Sunday, April 09, 2006

Tom Boonen (and the Denby Pottery Company)

Today is a lazy day ... we drove back to Snuffelland, over on the edge of Weelde-Statie village near the border with the Netherlands and picked up 8 Denby dinner plates (and 2 cups I couldn't resist) ... adding to the casserole dish which has already been tested and approved.

Gert wanted to take another look at the brand that had turned my normally non-brand conscious head. Cries from the blog comments box had also made him question just how bad the colour actually was ... living with an accident-prone woman, the one who has managed to chip almost all of his dinner plates, did the rest.

However this afternoon is all about the Paris to Roubaix Cycle Race ...

I had imagined that New Zealand had cornered the market on 'strange and unusual' sporting activities but the Paris to Roubaix race takes strange and unusual physical suffering to a level I hadn't considered.

Imagine cobblestone roads ... on a racing bike with thin racing bike tyres, traveling over said cobblestones at speeds of between 40 and 60km per hour, sometimes faster and you have the Paris-Roubaix. It was launched in 1896 and is considered one of cycling's premiere events, a race that is both unique and unflinching in its philosophy. Riders and bikes find their resilience tested to the extreme, on roads where feats of legend are bound to crop up.

The famed cobblestones of the hellish north are challenging although this test of resiliency in no way rules out raw velocity - Dutchman Peter Post's record of 45,129 km/h has stood since 1964, with Belgium winning 50 times as compared to France's 30 ...

Tom Boonen is today's great hope for Belgium, a stunning rider who is making his presence felt in the cycling world. Here's an extract from an interview with Tom.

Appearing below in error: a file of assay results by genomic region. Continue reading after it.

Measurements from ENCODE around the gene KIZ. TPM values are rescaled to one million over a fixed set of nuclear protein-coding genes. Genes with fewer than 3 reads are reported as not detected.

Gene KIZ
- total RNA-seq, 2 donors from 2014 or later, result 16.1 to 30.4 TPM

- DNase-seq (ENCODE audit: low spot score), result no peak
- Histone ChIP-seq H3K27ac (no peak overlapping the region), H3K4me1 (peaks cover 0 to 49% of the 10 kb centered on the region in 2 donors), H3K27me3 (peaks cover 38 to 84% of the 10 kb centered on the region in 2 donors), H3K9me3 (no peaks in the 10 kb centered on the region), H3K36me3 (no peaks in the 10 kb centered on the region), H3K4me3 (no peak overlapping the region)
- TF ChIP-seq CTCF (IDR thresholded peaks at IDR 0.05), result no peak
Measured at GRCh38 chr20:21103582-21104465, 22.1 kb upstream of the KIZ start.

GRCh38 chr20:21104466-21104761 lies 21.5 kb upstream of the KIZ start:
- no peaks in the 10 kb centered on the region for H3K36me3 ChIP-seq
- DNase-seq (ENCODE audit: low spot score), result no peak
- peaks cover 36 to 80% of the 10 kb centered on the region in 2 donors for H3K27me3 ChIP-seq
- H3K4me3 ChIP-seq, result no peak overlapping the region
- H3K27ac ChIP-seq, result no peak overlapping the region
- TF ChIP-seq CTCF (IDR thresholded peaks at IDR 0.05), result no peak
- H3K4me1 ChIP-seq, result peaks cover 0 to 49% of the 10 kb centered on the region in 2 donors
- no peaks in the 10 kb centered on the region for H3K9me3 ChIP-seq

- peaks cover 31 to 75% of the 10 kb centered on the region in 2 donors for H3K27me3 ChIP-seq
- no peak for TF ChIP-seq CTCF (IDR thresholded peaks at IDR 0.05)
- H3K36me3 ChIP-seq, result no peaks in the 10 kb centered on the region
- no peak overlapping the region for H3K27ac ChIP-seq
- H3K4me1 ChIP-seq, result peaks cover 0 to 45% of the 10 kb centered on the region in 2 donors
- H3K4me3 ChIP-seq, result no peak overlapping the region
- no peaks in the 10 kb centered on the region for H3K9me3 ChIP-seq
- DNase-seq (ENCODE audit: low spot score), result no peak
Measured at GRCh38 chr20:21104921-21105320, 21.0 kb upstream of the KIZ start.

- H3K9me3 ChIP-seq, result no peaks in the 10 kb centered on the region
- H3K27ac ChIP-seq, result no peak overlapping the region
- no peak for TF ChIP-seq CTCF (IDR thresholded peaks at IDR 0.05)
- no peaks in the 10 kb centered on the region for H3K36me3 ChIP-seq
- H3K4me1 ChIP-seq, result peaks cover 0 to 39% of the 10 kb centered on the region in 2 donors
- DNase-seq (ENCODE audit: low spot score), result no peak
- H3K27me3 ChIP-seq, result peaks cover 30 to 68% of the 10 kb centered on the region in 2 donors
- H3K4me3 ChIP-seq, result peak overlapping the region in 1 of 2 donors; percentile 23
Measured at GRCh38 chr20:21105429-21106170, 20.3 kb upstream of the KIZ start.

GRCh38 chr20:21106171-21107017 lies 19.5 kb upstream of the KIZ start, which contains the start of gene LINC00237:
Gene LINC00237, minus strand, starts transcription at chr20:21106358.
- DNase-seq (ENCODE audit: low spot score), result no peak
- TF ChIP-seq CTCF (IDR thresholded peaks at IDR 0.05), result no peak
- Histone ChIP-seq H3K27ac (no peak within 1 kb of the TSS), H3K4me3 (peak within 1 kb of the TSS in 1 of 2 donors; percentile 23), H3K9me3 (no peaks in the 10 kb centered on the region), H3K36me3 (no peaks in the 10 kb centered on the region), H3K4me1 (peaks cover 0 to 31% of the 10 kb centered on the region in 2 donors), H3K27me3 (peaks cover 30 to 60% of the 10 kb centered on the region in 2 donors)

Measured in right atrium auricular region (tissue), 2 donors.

Tom Boonen is the new leading light of cycling. The strapping world champion seems to be the sparkle in everyone's eye, from salty old cycling fans to Belgian beauties who swoon at the very sight of him in his rainbow jersey. At 24, Boonen has replaced the retired Lance Armstrong as the top draw among fans, if crowds outside team buses at spring races are a barometer of rider magnetism.

Boonen-mania seems to be in full flight and there's no sign of it abating anytime soon. Dubbed a Merckx for a new century, Boonen is poised to defend his double Flanders-Roubaix titles starting with this Sunday's Tour of Flanders.

In keeping with the developing Boonen legend, Tom won the Tour of Flanders last weekend however even legends have off days and today was only a 5th ... not bad.

Update: Tom's been upgraded to 2nd because 3 riders in front of him crossed a railway line while the barrier arms were down. It's against the rules and they were later disqualified.

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